Please note: there may be some adjustments to the teaching arrangements published in the course catalogue for 2020-21. Given current circumstances related to the Covid-19 pandemic it is anticipated that some usual arrangements for teaching on campus will be modified to ensure the safety and wellbeing of students and staff on campus; further adjustments may also be necessary, or beneficial, during the course of the academic year as national requirements relating to management of the pandemic are revised.

Geotechnical Engineering 4 ENG4070

  • Academic Session: 2021-22
  • School: School of Engineering
  • Credits: 10
  • Level: Level 4 (SCQF level 10)
  • Typically Offered: Semester 1
  • Available to Visiting Students: Yes

Short Description

The course consists of three distinct topics, which are essential to the application of soil mechanics principles in geotechnical engineering practice, namely: Ground Improvement, Deep Foundations and Site Investigation.


2 lectures per week, 1 tutorial per week

Requirements of Entry


Excluded Courses





Examination (70%), Coursework (30%)

Main Assessment In: December

Are reassessment opportunities available for all summative assessments? Not applicable

Reassessments are normally available for all courses, except those which contribute to the Honours classification. For non Honours courses, students are offered reassessment in all or any of the components of assessment if the satisfactory (threshold) grade for the overall course is not achieved at the first attempt. This is normally grade D3 for undergraduate students and grade C3 for postgraduate students. Exceptionally it may not be possible to offer reassessment of some coursework items, in which case the mark achieved at the first attempt will be counted towards the final course grade. Any such exceptions for this course are described below. 

Course Aims

The aims of this course are:

1) to consolidate material taught in Soil Mechanics 3 and Geotechnical Engineering. 3 and which is essential to the further development of the subject in this course;

2) to describe the wide range of methods which are used in practice to improve the engineering properties of soils;

3) to develop understanding of the mechanics of piled foundations in soft soils and to use that knowledge for design purposes;

4) to gain insight into the purposes, scope and conduct of site investigation procedures.

Intended Learning Outcomes of Course

At the end of this course students will be able to:

1) list and discuss the purposes of ground improvement and the factors which govern the choice of one technique in preference to another;

2) list and describe techniques for ground improvement;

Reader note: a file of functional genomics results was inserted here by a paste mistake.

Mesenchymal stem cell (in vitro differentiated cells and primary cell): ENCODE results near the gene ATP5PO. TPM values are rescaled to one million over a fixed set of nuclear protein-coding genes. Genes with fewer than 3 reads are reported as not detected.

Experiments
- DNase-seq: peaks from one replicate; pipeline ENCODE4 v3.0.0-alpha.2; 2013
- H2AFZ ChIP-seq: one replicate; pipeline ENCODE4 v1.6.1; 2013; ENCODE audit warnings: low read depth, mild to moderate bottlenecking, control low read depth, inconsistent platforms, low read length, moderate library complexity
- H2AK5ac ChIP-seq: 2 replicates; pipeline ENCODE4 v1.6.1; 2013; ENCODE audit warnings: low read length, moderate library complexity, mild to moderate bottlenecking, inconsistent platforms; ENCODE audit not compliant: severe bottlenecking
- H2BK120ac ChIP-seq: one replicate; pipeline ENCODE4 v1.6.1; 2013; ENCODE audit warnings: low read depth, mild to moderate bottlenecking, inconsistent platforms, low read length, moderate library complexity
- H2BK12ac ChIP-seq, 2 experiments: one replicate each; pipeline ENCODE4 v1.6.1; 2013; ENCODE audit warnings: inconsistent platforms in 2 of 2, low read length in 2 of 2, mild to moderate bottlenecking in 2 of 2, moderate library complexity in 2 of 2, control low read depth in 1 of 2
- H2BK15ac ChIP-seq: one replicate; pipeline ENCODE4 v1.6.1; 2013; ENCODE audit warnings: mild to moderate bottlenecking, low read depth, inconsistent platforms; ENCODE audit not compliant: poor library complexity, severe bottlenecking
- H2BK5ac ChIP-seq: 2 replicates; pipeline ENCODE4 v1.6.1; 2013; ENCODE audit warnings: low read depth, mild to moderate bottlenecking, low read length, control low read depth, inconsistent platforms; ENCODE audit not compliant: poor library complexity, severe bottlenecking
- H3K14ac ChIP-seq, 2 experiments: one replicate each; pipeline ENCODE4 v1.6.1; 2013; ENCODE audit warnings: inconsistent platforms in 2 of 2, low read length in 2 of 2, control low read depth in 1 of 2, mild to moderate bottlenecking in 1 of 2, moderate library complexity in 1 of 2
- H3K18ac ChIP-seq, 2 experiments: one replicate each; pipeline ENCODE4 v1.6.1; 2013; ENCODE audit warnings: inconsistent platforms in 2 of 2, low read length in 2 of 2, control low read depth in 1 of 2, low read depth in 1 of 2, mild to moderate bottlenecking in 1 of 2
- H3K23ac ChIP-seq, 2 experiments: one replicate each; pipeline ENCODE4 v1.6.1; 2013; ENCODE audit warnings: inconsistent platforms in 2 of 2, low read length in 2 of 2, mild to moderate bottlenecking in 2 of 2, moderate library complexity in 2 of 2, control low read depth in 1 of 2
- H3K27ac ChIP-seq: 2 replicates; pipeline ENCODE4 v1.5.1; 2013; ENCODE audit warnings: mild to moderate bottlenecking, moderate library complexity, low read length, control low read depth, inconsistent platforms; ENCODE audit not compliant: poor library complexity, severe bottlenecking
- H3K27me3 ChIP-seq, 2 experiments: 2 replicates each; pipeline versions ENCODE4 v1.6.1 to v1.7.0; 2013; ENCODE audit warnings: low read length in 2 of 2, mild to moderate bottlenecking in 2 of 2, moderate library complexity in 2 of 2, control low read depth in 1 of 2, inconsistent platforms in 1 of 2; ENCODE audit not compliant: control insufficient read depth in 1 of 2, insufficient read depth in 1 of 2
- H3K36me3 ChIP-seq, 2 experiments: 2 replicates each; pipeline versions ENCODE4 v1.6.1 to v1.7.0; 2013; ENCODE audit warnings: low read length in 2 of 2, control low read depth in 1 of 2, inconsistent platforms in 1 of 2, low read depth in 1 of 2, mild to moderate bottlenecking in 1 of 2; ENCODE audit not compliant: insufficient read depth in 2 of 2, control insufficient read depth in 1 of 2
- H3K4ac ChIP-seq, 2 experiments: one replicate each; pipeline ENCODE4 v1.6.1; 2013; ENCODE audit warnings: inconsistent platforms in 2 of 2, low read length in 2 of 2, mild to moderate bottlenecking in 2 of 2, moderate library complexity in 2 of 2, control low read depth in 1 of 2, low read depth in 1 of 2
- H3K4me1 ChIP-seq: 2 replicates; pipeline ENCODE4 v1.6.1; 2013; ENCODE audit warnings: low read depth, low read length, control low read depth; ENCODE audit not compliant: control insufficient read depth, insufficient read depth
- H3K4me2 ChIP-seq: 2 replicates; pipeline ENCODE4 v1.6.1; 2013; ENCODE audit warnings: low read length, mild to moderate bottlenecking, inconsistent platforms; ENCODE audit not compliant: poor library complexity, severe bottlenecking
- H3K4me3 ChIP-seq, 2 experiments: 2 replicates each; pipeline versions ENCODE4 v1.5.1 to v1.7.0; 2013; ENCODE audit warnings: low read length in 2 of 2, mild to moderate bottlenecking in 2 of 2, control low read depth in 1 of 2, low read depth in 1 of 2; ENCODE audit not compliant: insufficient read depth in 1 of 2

3) provide illustrative examples of GI applications;

4) discuss the purpose, advantages and dis-benefits of various GI techniques;

5) identify the likely ground problems and discuss the means by which these problems could be overcome when given a geotechnical scenario;

6) check the design of a reinforced earth wall to sustain a given height of fill and, given external loads, consider both external stability conditions and internal stability conditions;

7) compare and contrast soil nailing with soil reinforcement;

8) list and discuss the range of pile types, installation methods, and their purposes and the consequent implications for pile selection/design etc;

9) determine the axial capacity of a single vertical pile in cohesive soils under undrained conditions and in the long-term, establishing the relevant ground parameters in each case.

10) determine the settlement of a single pile, taking into account rigidity and variable soil profiles;

11) determine the settlement/rotation of : - a pile group given the pile loads,- a pile group given the group load and the "rigid cap" condition, - a pile group given the group moment and the "rigid cap" condition,(exploiting appropriate symmetry conditions) using the "interaction factor" method;

12) determine the vertical capacity of a pile group under block-failure conditions and hence determine pile-group efficiency;

13) determine the lateral capacity of a single pile, for free-head and fixed-head conditions; establishing the relevant ground parameters and identifying whether the pile is 'long' or otherwise;

14) determine the pile head rotations and deflections of laterally loaded piles;

15) list and discuss the objectives of a "standard" site investigation; a "desk study" and a "walk-over" study, describing the resources commonly employed in each case and their use;

16) describe the philosophy of the "observational method";

17) list and describe the common insitu soil testing techniques and their purpose.

Minimum Requirement for Award of Credits

Attendance at all tutorials

Submission of all assignments

Attendance at all tests and examinations, gaining a nonzero mark